levelsDevelopment of global emissions of carbon dioxide from energy
and industrial sources to limit temperature change to below 2°C -
with a success probability of more than 50 per cent.
Source: Figure SPM-2, p.6, GEA
Summary for policymakers.
IIASA has created a database for its pathways and how they could
apply to different countries, which is accessible
Efficiency is key
The GEA demonstrates how the two degrees target could be
achieved, using different mixes of energy efficiency and energy
sources. The left hand side of the three figures below show how the
illustrative scenarios develop up to 2050. The bar charts on the
right show the energy mix in 2050 under all 60 pathways
Development of the primary energy mix in the different
pathways modelled. Source: Figure TS-24, p.74, GEA
Summary for policymakers. NB this was originally one
figure, but it is too large to post as one.
The pathways that include a big roll-out of energy efficiency
are far more likely to achieve the four objectives of stabilising
global temperatures, enhancing energy security, eliminating air
pollution and ensuring universal access to energy supplies. More
energy efficiency also gives much more flexibility in terms of
the energy mix that's needed. Governments could, for example, phase
out unabated coal for electricity much more slowly under an
efficiency scenario than they could with less efficiency.
"GEA suggests that it is not only
cheaper to focus on energy efficiency as a main pillar of the
transformation to a sustainable energy system, but also allows for
choices to be made on the supply side and picking among the options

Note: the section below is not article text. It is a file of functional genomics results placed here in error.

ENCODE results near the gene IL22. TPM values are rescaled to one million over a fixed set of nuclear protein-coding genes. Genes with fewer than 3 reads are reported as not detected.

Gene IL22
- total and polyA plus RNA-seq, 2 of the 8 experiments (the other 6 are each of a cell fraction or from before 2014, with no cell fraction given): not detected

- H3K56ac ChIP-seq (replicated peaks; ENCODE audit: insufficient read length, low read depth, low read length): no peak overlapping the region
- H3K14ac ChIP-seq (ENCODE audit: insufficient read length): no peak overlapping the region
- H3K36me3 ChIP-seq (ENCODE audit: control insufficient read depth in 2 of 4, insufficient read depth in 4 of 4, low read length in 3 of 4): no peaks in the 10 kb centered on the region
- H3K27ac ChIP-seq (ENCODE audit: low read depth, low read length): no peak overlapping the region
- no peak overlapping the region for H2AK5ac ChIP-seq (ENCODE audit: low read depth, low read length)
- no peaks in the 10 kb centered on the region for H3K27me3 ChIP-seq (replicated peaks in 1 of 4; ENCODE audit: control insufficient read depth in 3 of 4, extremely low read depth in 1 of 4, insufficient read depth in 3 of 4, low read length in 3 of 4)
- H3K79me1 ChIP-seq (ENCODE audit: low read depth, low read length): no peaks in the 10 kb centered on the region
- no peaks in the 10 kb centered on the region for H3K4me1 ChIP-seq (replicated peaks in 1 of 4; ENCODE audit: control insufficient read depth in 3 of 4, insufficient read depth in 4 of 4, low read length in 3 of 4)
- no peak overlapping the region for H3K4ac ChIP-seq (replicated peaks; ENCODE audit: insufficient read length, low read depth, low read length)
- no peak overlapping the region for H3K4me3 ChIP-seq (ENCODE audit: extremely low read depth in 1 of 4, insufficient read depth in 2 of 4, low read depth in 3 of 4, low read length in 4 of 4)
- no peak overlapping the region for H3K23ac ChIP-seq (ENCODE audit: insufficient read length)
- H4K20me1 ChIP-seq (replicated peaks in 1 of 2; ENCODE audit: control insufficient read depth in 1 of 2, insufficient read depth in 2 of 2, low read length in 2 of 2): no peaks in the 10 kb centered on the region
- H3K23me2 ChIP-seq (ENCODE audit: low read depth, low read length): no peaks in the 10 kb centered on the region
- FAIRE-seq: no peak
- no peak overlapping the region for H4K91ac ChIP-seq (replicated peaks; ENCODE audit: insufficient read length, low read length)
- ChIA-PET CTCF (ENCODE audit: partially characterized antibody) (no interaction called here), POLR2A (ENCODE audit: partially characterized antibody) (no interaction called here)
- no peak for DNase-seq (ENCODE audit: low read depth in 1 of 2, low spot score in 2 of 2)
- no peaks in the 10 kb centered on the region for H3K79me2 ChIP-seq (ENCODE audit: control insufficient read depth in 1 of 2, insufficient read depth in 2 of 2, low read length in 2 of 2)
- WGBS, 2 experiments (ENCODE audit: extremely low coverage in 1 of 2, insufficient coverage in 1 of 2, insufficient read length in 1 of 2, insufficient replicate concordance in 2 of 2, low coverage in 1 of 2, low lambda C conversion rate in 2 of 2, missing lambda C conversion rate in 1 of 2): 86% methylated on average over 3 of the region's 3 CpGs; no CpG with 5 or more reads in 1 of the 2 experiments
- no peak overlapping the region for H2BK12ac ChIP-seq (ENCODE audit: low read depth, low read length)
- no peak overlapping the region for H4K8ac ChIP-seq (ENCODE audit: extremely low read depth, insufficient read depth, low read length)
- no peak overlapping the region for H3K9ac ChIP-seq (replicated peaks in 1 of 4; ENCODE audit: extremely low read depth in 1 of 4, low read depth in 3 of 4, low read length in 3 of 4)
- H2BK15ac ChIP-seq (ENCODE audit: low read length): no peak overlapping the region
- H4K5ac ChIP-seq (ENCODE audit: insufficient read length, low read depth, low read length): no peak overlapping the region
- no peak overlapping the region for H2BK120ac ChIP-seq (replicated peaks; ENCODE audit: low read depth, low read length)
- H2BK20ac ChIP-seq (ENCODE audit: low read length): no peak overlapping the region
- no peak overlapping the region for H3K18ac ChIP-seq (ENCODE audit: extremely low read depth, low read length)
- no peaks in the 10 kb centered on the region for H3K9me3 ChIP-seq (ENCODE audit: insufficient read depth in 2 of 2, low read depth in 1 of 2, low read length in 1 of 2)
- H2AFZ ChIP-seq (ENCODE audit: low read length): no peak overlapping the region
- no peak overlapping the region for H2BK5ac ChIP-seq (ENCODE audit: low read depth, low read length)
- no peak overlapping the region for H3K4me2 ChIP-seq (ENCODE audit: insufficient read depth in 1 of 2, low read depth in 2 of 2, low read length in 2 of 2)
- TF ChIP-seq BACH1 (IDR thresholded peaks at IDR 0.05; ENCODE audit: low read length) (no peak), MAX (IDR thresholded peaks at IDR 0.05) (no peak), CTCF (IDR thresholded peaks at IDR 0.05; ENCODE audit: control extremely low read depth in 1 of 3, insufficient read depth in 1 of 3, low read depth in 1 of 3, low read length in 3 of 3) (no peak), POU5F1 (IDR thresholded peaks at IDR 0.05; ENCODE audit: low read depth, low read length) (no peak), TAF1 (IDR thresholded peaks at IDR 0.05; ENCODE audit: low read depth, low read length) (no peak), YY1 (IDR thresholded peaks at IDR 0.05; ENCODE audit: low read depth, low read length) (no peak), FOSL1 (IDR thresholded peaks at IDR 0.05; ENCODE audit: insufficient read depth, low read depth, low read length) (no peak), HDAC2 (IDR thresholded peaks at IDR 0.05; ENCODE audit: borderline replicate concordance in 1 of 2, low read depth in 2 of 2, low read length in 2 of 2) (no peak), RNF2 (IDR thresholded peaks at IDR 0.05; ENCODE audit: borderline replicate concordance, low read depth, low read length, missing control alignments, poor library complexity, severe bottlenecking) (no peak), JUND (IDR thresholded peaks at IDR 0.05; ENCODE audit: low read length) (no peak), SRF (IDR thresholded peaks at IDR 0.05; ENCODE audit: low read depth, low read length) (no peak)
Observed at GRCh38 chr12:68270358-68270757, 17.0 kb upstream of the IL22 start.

This flexibility is especially important given public opposition
to many supply side options like nuclear energy, carbon capture and
storage, or increased infrastructure build to integrate renewables,
Nebojsa Nakicenovic, who directed the Global Energy Assessment
project, says he hopes GEA will shift perceptions of how government
policies can work in different way to cut emissions - shifting the
focus onto reducing energy use as well as altering the energy mix.
He says the assessment is also important to combat the idea that
for developing countries to grow their economies and expand energy
access, they have to do so using high-emission fuel sources like
Critics might point to the fact that new research, from the United
Nations Environment Programme, for example, suggests the world
is very likely to overshoot the two degree limit. And since the
report was launched the Doha talks have concluded with no definite
commitments to emissions reductions.
Asked - before the conclusion of Doha - whether GEA is demanding
the impossible, Krey says:
"Addressing the energy challenges will
certainly require trend breaks and as the analysis has shown this
can in principle be achieved. Whether this is politically feasible
is of course an entirely different question, but stating from the
very beginning that a transformation cannot be achieved because we
always have been doing things in this way will obviously not help
in making progress."